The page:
Frequently Asked Questions
My baby cries all the time – is this typical and what should I do?
Whilst it is not uncommon for newborn babies to cry excessively, crying and unsettled behaviour can be indicative of a number of things. This will often be described as Colicky behaviour by midwives and GP’s however if this continues beyond 12 weeks and ALL medical investigations have been completed (Reflux), it could be indicative of sensory overload and difficulties with regulation.
Why does my baby seem fussy and overly sensitive?
Some children are born more sensitive than others to sensory input and have a low threshold for all the information they are required to process in their world (clothing, nappy changes, feeding) and display extreme responses to the input. This can lead to extreme fussing, poor sleep habits, feeding issues and emotional irritability and can warrant further investigation.
If your baby is over six months of age and displays at least two of the following traits, an occupational therapy assessment may be indicated to ascertain whether he/she has a regulatory disorder.
Difficulty with self- regulation (ie taking extreme measures of co-regulation 2-3 hours to settle)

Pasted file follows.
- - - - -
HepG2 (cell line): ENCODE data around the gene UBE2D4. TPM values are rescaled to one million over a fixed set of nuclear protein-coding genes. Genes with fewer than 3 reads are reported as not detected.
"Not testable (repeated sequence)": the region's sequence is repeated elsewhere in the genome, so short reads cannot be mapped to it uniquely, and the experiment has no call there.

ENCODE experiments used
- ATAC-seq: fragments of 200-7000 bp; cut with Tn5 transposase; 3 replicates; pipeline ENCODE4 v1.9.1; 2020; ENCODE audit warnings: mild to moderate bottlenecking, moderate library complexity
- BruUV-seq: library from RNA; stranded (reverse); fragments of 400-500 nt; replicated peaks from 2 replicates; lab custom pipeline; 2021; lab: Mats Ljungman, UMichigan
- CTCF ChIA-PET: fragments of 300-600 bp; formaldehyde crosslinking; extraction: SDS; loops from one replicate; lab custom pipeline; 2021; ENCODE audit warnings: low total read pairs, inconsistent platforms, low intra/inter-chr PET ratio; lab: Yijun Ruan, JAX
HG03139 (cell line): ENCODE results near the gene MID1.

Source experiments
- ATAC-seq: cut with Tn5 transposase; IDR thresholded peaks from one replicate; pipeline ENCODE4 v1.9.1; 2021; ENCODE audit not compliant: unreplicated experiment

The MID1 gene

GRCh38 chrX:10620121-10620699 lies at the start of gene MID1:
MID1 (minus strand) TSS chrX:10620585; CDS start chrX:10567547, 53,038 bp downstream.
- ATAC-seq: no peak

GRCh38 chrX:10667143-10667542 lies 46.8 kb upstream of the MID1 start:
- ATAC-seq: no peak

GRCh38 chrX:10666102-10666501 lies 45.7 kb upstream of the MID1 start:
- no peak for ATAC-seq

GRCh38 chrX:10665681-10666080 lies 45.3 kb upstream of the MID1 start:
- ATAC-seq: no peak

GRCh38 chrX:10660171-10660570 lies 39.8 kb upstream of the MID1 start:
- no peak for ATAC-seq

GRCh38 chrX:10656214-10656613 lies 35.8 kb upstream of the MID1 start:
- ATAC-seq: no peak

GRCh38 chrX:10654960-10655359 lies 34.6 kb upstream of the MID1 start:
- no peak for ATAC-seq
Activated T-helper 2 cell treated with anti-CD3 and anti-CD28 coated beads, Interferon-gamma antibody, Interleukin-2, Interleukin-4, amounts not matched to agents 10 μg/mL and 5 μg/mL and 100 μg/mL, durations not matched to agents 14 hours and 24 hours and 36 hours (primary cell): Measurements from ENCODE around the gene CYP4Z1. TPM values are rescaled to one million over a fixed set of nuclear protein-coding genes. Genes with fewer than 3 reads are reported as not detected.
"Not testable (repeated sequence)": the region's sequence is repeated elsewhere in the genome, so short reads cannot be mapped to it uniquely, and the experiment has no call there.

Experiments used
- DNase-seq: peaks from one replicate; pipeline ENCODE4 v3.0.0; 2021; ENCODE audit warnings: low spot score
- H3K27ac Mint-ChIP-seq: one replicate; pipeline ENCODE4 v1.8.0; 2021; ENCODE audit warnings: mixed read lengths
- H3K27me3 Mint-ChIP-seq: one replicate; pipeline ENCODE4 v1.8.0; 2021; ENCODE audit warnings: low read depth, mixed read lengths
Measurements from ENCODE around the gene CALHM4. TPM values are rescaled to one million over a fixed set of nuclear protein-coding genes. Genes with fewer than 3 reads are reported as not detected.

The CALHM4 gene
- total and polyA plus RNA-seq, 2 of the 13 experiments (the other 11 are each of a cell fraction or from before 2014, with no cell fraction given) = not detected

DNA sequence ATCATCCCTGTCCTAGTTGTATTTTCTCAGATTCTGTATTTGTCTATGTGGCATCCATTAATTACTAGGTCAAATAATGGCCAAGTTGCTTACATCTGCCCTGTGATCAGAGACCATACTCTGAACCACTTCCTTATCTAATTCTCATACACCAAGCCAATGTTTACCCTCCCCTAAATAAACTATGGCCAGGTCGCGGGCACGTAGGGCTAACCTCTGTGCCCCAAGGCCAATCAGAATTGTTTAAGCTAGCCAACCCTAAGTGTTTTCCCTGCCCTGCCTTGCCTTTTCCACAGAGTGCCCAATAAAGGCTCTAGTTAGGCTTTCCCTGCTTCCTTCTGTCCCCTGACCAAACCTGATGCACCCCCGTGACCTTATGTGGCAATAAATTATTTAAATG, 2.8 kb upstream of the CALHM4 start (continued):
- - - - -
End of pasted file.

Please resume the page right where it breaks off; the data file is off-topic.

Distress with changes in routine
Distress with play and care giving (ie cuddles, dressing, teeth brushing) doesn’t want to experiences anything of a sensory nature
My baby’s head has a flat spot, I have been told this will come right as he/she develops?
Flat spots known as Plagiocephaly are rarely due to positioning alone and often indicates something else. This is usually due to Torticollis, ie stiffness of the neck which results in laying in one position and thus developing a flat spot. It is recommended that this is investigated early to ascertain the reason for the flat spot and if intervention is required. If left untreated could result in permanent deformity.
My baby mainly looks to one side
It is important that babies look to both sides equally and symmetrically. The absence of looking to one side could indicate Torticollis. Torticollis is the tightness of one side of the neck (the strenocleidomastoid muscle) which restricts freedom of movement this can lead to other serious complications.
It is also important that no vision of visual field deficits are present and the reason for only looking to one side.
My baby doesn’t seem to behave like other babies or like being around other babies.
If the infant has been frequently exposed to other babies and this continues to be distressing it may indicate a delay in development or regulation difficulties. Whilst we appreciate that all babies are different it may be worth investigating.
My baby doesn’t spend any time on the floor exploring?
Babies are born with an innate interest to explore in order to develop and learn. If the infant displays no interest in moving and exploring new objects and terrain this may warrant further investigation to ascertain why as this could impact on their development.
Is toe walking normal?